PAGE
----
Exposure ľOne unvaccinated cat was exposed to this raccoon and was euthanized. No people were exposed to this raccoon."

I guess it was a good thing the family was home. If their cat had run off during the fight and returned after the raccoon was gone, in time the cat would have exposed not only the family, but anything else it came into contact with while outside to rabies. Sad for the family pet, too, having to be put down because it wasn't vaccinated.
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Old 01-31-2013, 12:25 PM   #19
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Quote:
Originally Posted by pacanis View Post
Someone mentioned rabies earlier?
Here's a report I just received from my state's vet.

"Summary ľOn January 27 a family heard their cat fighting with something on the front porch. They found a raccoon attacking their cat. The daughter fought the raccoon away from her cat with a chair from the porch. The raccoon continued to charge the girl until the rest of her family came out with bats to chase the raccoon off the property. The family called 911. The police arrived and tracked the raccoon to a shed on a nearby property. The raccoon continued to charge at the police while they were attempting to shoot it. The raccoon was finally shot by the police and submitted to the Pennsylvania Veterinary Laboratory where it tested positive for rabies.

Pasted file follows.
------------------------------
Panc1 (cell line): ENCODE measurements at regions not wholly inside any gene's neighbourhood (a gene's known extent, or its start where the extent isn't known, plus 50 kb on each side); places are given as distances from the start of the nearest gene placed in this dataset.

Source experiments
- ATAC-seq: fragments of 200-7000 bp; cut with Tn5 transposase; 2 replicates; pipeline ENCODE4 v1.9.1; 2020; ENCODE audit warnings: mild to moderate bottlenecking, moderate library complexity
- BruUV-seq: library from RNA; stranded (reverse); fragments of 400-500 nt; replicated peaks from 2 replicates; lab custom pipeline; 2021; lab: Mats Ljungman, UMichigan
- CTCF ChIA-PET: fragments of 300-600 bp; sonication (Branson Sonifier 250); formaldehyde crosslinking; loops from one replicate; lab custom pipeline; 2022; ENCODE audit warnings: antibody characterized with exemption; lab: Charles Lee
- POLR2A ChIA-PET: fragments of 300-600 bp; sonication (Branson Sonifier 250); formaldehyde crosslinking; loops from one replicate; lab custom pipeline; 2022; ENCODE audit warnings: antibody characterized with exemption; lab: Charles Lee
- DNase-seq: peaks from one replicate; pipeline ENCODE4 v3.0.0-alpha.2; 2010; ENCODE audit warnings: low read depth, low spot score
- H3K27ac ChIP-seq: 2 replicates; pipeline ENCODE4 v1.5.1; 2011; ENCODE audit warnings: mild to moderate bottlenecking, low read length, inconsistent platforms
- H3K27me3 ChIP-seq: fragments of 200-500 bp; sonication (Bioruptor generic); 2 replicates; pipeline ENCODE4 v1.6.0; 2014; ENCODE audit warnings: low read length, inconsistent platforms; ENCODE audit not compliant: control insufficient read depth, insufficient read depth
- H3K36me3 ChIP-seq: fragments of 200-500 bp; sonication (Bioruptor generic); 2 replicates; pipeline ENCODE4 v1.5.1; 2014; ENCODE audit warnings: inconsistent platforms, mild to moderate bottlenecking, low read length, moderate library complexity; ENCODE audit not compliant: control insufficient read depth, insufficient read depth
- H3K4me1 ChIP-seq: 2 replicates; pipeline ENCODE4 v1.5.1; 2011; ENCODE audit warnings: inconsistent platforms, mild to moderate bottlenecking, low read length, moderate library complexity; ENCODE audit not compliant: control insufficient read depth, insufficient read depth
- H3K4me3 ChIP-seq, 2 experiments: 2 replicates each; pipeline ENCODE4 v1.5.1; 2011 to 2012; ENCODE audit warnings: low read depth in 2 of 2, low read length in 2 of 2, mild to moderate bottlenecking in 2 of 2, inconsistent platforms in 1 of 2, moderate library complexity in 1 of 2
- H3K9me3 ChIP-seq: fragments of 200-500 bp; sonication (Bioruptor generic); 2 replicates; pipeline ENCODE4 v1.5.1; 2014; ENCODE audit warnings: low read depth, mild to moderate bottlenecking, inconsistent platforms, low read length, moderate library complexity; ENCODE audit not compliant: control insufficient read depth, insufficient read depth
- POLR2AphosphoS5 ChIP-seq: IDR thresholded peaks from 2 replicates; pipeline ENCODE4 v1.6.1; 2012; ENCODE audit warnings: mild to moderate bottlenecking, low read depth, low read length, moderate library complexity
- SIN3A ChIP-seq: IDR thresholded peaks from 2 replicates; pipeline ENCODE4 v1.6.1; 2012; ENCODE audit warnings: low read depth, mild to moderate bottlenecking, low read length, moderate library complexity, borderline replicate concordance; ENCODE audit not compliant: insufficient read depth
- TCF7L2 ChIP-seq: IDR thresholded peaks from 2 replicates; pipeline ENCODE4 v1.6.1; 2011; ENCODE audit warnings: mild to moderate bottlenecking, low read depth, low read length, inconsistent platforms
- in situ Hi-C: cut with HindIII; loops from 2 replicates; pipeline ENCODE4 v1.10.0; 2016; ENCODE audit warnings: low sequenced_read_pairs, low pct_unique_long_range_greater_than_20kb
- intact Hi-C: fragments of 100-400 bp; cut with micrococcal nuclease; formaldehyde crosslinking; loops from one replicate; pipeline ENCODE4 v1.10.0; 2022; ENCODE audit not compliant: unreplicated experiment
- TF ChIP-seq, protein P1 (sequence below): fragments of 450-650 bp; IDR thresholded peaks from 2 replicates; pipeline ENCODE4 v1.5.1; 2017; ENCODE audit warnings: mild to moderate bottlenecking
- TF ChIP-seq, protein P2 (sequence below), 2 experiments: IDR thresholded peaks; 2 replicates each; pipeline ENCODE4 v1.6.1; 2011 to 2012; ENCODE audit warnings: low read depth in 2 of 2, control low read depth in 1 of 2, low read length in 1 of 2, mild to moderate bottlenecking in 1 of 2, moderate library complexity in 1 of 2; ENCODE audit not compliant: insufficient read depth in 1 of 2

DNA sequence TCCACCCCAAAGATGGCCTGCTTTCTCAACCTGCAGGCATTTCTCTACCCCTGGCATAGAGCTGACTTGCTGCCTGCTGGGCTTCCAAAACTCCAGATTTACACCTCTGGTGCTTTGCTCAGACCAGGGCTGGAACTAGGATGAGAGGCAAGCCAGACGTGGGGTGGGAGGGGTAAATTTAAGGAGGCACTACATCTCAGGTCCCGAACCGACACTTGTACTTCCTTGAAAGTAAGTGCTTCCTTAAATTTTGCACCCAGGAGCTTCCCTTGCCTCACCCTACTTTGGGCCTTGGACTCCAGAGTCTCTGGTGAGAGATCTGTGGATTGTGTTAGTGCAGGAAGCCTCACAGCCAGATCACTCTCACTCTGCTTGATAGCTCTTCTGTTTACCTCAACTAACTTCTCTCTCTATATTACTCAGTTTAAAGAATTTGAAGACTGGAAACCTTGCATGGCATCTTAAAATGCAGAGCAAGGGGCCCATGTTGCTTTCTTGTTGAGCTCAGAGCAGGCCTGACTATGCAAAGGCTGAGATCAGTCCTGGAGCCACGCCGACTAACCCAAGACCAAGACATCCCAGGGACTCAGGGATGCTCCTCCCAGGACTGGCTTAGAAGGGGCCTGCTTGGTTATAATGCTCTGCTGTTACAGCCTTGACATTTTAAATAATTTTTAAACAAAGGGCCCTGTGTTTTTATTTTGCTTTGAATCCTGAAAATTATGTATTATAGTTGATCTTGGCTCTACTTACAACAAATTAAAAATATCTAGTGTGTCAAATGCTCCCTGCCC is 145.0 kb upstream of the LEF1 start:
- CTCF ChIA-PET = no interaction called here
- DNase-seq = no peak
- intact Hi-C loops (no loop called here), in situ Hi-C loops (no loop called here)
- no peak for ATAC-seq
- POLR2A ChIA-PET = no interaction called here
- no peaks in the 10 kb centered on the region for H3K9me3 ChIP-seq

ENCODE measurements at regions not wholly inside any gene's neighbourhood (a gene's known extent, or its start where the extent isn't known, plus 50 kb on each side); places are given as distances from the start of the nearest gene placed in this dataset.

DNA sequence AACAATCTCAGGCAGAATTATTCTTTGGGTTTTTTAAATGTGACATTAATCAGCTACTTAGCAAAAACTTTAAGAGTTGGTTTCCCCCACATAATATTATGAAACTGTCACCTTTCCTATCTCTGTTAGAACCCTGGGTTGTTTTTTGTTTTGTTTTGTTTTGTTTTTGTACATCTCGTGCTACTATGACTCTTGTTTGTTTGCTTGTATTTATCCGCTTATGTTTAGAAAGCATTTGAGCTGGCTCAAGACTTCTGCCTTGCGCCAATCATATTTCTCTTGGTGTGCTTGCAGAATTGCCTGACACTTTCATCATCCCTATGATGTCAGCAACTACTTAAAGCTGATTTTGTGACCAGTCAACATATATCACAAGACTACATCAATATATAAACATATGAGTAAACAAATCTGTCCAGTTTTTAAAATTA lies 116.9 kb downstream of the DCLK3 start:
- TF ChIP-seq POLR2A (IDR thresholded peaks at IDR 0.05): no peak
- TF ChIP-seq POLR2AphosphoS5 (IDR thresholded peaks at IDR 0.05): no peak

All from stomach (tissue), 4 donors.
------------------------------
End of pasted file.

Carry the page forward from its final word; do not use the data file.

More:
Exposure ľOne unvaccinated cat was exposed to this raccoon and was euthanized. No people were exposed to this raccoon."

I guess it was a good thing the family was home. If their cat had run off during the fight and returned after the raccoon was gone, in time the cat would have exposed not only the family, but anything else it came into contact with while outside to rabies. Sad for the family pet, too, having to be put down because it wasn't vaccinated.
Most folks tend to think that only canine animals are carriers of rabies. In this area it is racoons and skunks. When they do the census each year for the city, you have to list if you have any dogs in your home. That information is checked against whether they have dog tags or not. You can't get dog tags without proof of your animal having had all his rabies shots and having been checked each year by a vet. And you have to renew your dog tags every so many years. Teddy is due to be checked again this year.

Rabid animals tend to attack without provocation. You should look upon any wild animal with caution.
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Old 01-31-2013, 01:49 PM   #20
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Last year a groundhog/woodchuck (or whatever you call them in your area) attacked a man not too far from me. It came out from underneath a parked car and bit his leg. He managed to kill it and sure enough, rabies. And a rabid cat attacked a man on a bicycle. I think I even remember seeing a cow on the state's rabies list. Remember, this is reported cases. I'm sure a lot go unreported/tested.